PET Pre-processing

Currently there are four types of processed PET image data available in the ADNI database, each of which is described below. All processed PET image data are in DICOM format. These files can only be found by using the “Advanced Query” and selecting the “Processed” option under “Image Information” section of the search page.

The goals of these initial processing steps include 1) making more uniform PET data available, and 2) making PET images from different systems more similar. Achieving these goals will provide consistent starting points and simplify subsequent ADNI analyses.

The processing steps listed below are incremental. Scans from previous steps are further processed to provide increasingly uniform data sets. Investigators should determine what type of processed data would be most appropriate for their planned use. Scans acquired with dynamic and quantitative protocols have all four types of processed data. Scans acquired with the static protocol have only two types of processed data (see below).

1. Co-registered Dynamic

Raw PET images from all sites are downloaded for quality control at University of Michigan. Raw images are converted to a standard file format. Separate frames are extracted from the image file for registration purposes.Either six five-minute frames (ADNI1) or four five-minute frames (ADNI GO/2) are acquired 30 to 60 minutes post-injection. Each extracted frame is co-registered to the first extracted frame of the raw image file (frame acquired at 30-35 min post-injection). The base frame image and the five co-registered frames (or all co-registered frames for the quantitative studies) are recombined into a co-registered dynamic image set. These image sets have the same image size (for example, 128×128×63) and voxel dimensions (for example, 2.0×2.0×2.0 mm) and remain in the same spatial orientation as the original PET image data. This is called ‘native’ space. These files are uploaded to LONI in DICOM format. Only PET scans acquired under protocol 1 or 3 above, will have a processed image set of this type. To summarize, PET image sets with a series description of “co-registered dynamic” have two primary differences from the “original” raw PET image data: 1) separate frames have been co-registered to one another lessening the effects of patient motion, and 2) image files are in DICOM format.

2. Co-registered, Averaged

This type of processed image set is generated simply by averaging the 6 five-minute frames (or the last 6 frames for the quantitative studies) of the “Co-registered Dynamic” image set described above. This creates a single 30 min PET image set still in “native” space. As above, only PET scans acquired under protocol 1 or 3 above, will have an entry of this type.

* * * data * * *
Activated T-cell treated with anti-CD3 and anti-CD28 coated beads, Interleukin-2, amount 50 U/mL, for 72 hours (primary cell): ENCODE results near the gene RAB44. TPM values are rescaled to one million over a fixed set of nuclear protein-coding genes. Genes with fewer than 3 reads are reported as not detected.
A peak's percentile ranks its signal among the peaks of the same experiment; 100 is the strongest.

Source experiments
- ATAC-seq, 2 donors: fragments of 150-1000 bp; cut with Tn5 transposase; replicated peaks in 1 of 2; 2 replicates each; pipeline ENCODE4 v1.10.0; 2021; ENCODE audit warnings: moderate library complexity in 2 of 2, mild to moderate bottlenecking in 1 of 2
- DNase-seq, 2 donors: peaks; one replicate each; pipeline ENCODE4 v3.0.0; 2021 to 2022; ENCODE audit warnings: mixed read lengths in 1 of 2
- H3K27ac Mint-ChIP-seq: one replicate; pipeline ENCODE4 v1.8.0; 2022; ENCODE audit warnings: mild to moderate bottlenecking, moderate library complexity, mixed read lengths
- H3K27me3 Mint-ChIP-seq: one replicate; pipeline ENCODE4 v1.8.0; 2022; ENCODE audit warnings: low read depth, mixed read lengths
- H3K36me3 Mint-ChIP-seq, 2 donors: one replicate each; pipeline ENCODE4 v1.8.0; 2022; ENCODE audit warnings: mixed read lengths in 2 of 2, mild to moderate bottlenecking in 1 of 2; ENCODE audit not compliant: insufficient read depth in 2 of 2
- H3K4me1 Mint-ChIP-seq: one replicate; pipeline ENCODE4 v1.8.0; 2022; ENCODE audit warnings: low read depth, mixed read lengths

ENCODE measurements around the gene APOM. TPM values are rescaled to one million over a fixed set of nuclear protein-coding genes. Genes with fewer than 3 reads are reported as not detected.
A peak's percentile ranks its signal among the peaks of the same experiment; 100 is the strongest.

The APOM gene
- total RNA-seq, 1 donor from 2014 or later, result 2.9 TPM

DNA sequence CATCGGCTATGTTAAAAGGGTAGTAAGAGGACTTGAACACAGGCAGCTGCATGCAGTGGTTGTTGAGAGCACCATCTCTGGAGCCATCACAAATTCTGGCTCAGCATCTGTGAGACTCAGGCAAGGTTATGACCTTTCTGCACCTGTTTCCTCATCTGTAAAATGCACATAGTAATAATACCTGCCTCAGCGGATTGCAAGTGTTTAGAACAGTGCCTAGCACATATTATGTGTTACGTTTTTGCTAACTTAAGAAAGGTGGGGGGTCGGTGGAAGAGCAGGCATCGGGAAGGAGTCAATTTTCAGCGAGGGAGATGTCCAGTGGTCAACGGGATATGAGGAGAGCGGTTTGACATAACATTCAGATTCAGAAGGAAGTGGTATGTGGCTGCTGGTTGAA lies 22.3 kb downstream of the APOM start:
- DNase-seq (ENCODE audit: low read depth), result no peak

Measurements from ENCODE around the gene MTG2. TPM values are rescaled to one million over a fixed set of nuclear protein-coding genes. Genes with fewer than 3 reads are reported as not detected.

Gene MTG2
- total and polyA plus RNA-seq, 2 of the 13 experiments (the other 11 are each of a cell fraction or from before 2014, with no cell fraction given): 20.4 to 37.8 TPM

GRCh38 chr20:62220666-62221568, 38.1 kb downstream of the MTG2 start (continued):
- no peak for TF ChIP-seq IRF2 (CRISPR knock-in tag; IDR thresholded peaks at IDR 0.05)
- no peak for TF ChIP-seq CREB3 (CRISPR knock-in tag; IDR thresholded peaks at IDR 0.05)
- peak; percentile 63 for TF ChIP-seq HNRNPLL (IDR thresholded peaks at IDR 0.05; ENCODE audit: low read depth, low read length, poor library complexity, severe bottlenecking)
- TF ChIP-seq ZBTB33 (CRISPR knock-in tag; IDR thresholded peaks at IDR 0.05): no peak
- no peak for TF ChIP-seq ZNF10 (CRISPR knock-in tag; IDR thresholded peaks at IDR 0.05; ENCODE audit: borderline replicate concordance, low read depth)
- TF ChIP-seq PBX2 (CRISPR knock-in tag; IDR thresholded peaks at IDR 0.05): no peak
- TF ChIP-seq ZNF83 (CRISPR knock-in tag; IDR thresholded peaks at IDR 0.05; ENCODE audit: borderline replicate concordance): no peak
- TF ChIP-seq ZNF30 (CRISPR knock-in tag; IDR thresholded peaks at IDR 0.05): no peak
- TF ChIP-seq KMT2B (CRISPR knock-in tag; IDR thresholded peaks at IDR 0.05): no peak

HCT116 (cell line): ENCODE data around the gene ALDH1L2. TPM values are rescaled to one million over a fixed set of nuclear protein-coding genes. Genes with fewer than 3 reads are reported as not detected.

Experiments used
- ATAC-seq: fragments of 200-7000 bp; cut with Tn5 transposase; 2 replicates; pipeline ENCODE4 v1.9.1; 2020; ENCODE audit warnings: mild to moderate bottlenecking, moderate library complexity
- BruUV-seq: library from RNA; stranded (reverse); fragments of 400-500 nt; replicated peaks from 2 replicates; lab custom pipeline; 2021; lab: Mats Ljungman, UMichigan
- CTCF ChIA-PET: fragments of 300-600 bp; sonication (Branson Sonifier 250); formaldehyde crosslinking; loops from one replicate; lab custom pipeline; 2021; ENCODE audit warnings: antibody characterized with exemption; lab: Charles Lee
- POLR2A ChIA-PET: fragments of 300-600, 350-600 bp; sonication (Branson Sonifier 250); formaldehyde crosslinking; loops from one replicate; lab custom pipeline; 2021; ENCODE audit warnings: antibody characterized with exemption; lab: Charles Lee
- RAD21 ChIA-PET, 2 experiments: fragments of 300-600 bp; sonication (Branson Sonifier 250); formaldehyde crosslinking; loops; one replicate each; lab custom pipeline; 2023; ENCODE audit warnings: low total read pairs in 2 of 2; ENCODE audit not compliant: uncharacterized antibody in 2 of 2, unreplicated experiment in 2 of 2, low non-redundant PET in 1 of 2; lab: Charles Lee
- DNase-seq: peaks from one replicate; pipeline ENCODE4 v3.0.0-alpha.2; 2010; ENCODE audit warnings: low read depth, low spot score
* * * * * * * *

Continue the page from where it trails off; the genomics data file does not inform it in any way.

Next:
3. Co-reg, Avg, Standardized Image and Voxel Size

Each subject’s co-registered, averaged image from their baseline PET scan is then reoriented into a standard 160×160×96 voxel image grid, having 1.5 mm cubic voxels. This image grid is oriented such that the anterior-posterior axis of the subject is parallel to the AC-PC line. This is referred to as “AC-PC” space in the LONI search program. This standardized image then serves as a reference image for all PET scans on that subject. The individual frames from each PET scan (the baseline study as well as all subsequent studies (6-month scan, 12-month scan, etc.) are co-registered to this baseline reference image. By doing the co-registration from the original raw image data to a standardized space in a single step, only one interpolation of the image data is required, and thus resolution degradation by interpolation is kept to a minimum, and is the same for all scans. An averaged image is generated from the “AC-PC” co-registered frames and then intensity normalized using a subject-specific mask so that the average of voxels within the mask is exactly one. Both the spatial orientation (AC-PC) and the intensity normalization of the image are intended as a starting point for subsequent analyses. With a standardized image matrix, PET data from different scanner models can be compared more easily. It should be noted that in these images sets only spatial re-orientation and intensity normalization of scans has occurred. No non-linear warping or even linear scaling of the brain dimensions has been applied to the images.

4. Co-reg, Avg, Std Img and Vox Siz, Uniform Resolution

These images are the result of smoothing of the above-mentioned images. Each image set is filtered with a scanner-specific filter function (can be a non-isotropic filter) to produce images of a uniform isotropic resolution of 8 mm FWHM, the approximate resolution of the lowest resolution scanners used in ADNI. Image sets from higher resolution scanners obviously have been smoothed more then image sets from lower resolution scanners. The specific filter functions were determined from the Hoffman phantom PET scans that were acquired during the certification process.